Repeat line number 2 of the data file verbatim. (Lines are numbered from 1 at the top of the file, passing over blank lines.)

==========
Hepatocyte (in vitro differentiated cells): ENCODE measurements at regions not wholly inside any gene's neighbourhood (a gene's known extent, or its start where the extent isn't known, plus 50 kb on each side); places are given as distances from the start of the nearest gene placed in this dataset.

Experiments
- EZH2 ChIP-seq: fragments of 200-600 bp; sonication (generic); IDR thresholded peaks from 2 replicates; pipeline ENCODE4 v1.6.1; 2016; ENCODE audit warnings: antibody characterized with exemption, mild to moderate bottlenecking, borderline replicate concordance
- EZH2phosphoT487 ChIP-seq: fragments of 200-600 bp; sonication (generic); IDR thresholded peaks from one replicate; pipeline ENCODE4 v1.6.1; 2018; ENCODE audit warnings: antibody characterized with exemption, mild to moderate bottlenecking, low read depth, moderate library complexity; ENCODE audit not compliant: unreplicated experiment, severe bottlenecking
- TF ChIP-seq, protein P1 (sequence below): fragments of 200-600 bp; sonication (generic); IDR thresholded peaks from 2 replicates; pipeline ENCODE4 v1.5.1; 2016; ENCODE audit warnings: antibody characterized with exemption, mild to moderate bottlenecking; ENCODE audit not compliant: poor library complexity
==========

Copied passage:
Experiments